Saturday, October 29, 2011

Reproducing Gender Inequality

Sitting through the strange pre-Halloween snowstorm in New York, hoping not to lose power.

Just ran across another great post at Sociological Images. It again examines the sexist double standard between women and men in Halloween costume choices. Lisa Wade provided a nice, quick analysis with the following quote:

This pattern — women can dress like men, but men don’t dress like women — suggests that there is, in fact, something demeaning, ridiculous, or subordinating about presenting oneself to the male gaze. Most men feel stupid, gross, or vulnerable when they do it. This isn’t just about conformity to different gendered expectations. If it were just about difference women would feel equally weird dressing in men’s clothes. Instead, when women adopt masculine ways of dressing and moving, they often feel empowered.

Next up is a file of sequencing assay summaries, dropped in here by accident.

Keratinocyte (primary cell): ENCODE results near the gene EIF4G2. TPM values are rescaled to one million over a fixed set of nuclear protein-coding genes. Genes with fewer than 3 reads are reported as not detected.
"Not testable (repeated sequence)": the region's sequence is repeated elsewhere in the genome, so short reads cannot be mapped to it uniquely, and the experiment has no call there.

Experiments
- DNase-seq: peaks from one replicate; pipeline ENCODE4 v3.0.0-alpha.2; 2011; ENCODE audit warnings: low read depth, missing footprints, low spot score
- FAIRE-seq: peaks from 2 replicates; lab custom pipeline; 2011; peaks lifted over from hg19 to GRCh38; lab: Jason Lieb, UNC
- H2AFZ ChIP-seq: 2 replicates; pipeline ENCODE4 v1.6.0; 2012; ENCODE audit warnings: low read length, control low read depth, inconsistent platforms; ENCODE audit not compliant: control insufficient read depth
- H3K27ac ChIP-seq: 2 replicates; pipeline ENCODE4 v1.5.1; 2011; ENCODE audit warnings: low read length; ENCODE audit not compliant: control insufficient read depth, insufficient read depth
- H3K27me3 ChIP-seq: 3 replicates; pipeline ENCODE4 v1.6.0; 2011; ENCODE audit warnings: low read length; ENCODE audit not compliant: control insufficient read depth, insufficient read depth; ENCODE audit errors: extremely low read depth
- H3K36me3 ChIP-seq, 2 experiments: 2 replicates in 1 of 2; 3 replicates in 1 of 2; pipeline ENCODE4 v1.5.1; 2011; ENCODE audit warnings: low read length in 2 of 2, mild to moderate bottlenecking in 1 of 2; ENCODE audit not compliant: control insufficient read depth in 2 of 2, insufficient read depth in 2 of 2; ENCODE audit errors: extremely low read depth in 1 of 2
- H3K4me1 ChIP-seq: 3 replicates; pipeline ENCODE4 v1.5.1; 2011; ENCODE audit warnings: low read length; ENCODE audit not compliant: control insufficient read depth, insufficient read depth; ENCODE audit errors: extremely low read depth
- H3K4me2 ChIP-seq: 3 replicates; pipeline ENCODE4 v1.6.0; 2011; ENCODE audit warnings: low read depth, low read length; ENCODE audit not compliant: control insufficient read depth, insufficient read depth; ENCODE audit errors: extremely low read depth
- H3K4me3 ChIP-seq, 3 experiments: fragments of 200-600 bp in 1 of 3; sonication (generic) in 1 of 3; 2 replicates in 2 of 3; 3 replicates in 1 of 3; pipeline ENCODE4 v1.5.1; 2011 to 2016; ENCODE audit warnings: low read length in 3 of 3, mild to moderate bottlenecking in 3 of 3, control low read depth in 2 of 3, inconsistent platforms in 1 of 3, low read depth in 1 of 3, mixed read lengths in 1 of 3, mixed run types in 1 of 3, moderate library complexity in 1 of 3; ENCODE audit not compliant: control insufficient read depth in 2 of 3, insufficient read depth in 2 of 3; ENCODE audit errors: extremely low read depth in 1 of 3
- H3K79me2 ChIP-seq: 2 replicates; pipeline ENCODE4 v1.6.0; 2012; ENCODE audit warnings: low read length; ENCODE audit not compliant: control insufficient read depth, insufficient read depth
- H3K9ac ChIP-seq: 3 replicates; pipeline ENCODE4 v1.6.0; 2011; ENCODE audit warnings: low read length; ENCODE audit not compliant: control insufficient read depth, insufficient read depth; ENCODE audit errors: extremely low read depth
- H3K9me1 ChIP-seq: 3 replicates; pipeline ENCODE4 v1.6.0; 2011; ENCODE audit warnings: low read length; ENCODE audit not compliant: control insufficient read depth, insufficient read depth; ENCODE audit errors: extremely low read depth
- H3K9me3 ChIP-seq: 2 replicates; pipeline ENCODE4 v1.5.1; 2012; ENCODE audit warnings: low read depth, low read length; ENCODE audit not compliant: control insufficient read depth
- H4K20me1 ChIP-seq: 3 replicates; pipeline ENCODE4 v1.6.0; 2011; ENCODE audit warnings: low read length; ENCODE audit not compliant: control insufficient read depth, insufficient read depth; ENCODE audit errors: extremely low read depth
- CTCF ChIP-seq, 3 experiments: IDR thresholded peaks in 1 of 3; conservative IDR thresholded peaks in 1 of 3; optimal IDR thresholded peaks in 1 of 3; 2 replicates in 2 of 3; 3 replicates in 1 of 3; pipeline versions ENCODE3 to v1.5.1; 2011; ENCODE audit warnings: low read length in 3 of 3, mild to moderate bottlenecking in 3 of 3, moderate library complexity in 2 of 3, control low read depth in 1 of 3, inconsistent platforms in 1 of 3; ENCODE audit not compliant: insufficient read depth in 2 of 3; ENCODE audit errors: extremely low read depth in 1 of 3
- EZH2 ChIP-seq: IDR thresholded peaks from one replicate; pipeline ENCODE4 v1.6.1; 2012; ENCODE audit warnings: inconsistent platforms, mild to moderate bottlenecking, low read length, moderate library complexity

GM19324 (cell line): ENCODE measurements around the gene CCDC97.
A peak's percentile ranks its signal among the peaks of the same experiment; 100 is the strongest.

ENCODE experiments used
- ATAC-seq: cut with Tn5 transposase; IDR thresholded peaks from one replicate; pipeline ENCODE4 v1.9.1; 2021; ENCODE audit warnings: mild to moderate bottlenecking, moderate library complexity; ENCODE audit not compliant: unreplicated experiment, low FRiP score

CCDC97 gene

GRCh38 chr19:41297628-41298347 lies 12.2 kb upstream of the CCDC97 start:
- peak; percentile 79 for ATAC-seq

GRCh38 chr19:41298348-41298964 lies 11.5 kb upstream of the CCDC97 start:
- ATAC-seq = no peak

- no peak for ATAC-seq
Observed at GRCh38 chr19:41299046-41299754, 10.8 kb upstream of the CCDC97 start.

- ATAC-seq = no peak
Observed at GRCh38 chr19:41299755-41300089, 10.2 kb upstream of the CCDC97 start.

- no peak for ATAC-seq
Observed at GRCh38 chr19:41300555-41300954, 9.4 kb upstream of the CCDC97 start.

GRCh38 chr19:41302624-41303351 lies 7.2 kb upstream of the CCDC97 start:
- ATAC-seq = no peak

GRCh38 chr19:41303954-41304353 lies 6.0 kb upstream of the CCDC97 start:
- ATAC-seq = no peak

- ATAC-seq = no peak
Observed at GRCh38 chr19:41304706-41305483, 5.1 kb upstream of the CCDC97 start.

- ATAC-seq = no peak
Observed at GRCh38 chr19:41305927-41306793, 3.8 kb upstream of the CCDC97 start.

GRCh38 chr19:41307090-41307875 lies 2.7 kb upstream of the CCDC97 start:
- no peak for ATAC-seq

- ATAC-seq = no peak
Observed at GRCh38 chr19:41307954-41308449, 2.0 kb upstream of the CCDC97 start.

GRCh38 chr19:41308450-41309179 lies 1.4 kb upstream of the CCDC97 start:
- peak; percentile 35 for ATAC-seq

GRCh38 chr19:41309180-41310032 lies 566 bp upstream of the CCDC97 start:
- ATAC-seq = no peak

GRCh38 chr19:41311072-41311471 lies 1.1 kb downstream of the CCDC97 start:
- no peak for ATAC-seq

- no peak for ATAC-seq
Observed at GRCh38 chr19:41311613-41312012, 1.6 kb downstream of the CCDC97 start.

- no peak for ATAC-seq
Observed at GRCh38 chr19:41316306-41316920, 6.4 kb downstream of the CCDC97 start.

So, when men do femininity they feel ridiculous and when women do masculinity they feel awesome. This is what gender inequality looks like.

Halloween costumes present another way that gender inequality is produced, reproduced and normalized. This past summer, I wrote a post with a similar punchline describing the covert meanings associated with frequently used curse words. Bringing such mundane examples to light contributes to making them less taken for granted and hopefully helps to break them down as well.

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